Nara school works frequently use copper for the ground than shakudo as the Goto and Yoshioka schools would do (though shakudo works do exist). Tsuba by Toshinaga are almost all iron and there are kozuka in shibuichi as well as copper, and brass is another metal that is used in this school.

Taking their inspiration directly from nature, the Nara artists depicted birds and insects, flowers and trees, with a grace which makes one marvel at the complete mastery which these metal-craftsmen had over their tools and the unresponsive mediums with which they had to work. Historical and legendary subjects made their appeal to many, and these are portrayed in detail, generally amid natural surroundings of real beauty.

Joi's work is characterized generally by the use of a recessed relief or intaglio relievato which gives the effect of the object rising out of the metal. His surface treatments are remarkable, especially in the case of copper-bronze... The Japanese Sword and its Decoration, Field Museum of Natural History

Hozon Nara School TsubaNara School Tsuba Origami

Hozon Nara School Tsuba

This katana tsuba is rather cleverly made in lacquered copper in the form of woven bamboo as is found on Japanese basketware.

The principles of wabi are linked to those of shihui and ideas of refined austerity, all of which aspire to the ideal of creating simple objects free of unnecessary distraction. Evidence of how the material was worked is a way of showing the 'hand of the maker' and imperfections and irregularities are welcomed as a link between the natural and human worlds, as perfection is rarely found in nature.

It was desirable for artifacts to be simple enough for their function to be obvious, and for the function of an object to suggest its form. Basketware is a good example: the bamboo from which it is made is easily identified, and close to its natural state; the technique of weaving is also obvious. A lacquer container would be placed inside such flower baskets to hold water. The baskets are practical objects adapted from larger, coarser items used in fishing and farming. Victoria and Albert Museum, London, England

The effect is really quite impressive and endearing. On top of the weave is a shakudo theme of a bird in a plum tree, with gold, silver, and brass highlights. I'm not exactly sure which bird this is, the though possibly mythical. If anyone recognizes it please let me know and I will update this listing and cite you.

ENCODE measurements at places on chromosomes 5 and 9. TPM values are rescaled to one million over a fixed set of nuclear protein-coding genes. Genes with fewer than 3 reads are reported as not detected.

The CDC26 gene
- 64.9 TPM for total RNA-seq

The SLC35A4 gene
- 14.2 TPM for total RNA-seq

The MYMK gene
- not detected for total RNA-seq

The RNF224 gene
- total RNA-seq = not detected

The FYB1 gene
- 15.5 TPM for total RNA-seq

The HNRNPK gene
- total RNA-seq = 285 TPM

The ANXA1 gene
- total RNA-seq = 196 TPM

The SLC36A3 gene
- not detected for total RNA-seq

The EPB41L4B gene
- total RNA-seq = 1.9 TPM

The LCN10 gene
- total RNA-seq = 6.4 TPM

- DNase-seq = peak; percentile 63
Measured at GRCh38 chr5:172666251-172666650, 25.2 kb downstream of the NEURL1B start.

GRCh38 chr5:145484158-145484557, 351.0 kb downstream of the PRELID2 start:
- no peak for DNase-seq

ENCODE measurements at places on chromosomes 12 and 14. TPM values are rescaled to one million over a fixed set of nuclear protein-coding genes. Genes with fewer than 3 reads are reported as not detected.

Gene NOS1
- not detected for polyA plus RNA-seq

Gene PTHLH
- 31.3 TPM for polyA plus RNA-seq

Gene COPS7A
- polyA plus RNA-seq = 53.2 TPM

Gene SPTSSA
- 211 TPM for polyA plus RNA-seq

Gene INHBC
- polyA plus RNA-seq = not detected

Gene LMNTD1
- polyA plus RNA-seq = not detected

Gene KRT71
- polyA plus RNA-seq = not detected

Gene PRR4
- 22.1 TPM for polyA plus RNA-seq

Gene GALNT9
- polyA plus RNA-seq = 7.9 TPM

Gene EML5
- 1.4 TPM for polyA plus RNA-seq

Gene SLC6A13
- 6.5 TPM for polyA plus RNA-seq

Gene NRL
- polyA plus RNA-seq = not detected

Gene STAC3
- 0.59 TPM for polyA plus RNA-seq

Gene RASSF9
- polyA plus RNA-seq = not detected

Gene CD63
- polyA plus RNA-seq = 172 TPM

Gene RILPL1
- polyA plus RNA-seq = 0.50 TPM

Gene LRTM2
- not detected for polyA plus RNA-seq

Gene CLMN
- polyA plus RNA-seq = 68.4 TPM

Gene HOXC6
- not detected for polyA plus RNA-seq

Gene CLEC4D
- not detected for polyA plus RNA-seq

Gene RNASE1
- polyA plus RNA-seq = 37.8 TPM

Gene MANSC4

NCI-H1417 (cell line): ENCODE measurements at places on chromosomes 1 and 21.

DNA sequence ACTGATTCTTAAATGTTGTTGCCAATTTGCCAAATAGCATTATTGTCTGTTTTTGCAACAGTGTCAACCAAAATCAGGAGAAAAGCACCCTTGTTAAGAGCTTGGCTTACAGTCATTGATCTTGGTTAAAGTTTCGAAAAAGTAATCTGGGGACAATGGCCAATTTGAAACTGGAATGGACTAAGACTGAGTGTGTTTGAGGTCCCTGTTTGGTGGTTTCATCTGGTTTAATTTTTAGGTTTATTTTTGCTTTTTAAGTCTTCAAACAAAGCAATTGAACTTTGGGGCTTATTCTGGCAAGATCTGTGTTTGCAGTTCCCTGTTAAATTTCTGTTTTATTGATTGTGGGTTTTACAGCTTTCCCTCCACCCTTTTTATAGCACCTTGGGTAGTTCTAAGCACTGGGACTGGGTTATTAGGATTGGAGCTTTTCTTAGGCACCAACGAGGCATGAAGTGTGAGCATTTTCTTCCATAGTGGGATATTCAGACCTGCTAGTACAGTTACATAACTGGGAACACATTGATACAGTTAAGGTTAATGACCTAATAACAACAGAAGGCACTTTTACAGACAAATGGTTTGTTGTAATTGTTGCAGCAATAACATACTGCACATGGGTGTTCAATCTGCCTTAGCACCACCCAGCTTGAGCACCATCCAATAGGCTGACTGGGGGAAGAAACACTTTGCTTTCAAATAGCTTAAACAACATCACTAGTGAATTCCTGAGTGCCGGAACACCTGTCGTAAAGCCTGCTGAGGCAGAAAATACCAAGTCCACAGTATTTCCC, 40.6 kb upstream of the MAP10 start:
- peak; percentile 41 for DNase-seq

Update: Andre Cappel wrote to me with the following explanation:

Regarding the bird on the Nara School Tsuba The bird shown on the Nara School Tsuba is supposed to be a mystic hōō bird. This mystic bird is originally known in Chinese mythology as fenghuan. As the japanese mythology is often using elements of the Chinese mythology the chinese fenghuan bird is in japanese mythology the Hōō bird.

I think that the bird on the Nara School Tsuba is a Hōō bird, because the tail consists of 5 tail feathers. In chinese mythology the fenghuan bird has 5 tail feathers which are coloured in 5 colours – white, black, red, yellow, and blue. The five colours of the tail feathers represent the five elements of wood, fire, earth, metal, and water.

A similar theme was also directly used by Natsuo as when modelling the work of Yasuchika in the example above. Natsuo in fact made an interesting statement about Yasuchika: beginners should never study him. Natsuo implies that a lot of territory has to be crossed, mastered and internalized before one is ready to begin to consider the work of Yasuchika.

In the case of Natsuo's work he used a crow in the plum tree, due to a saying that the crow never forgets his parents. In this way he is paying extra homage to Yasuchika as a guiding light in his own work.

Though this tsuba is certainly not by Yasuchika it falls within the group of works that were made by the smiths in the Nara school, influenced by Yasuchika and Joi as can be seen in the theme and the material. It's a tasteful and beautiful work that can be enjoyed by any collector and comes in its own custom fitted box.

Tosogu Box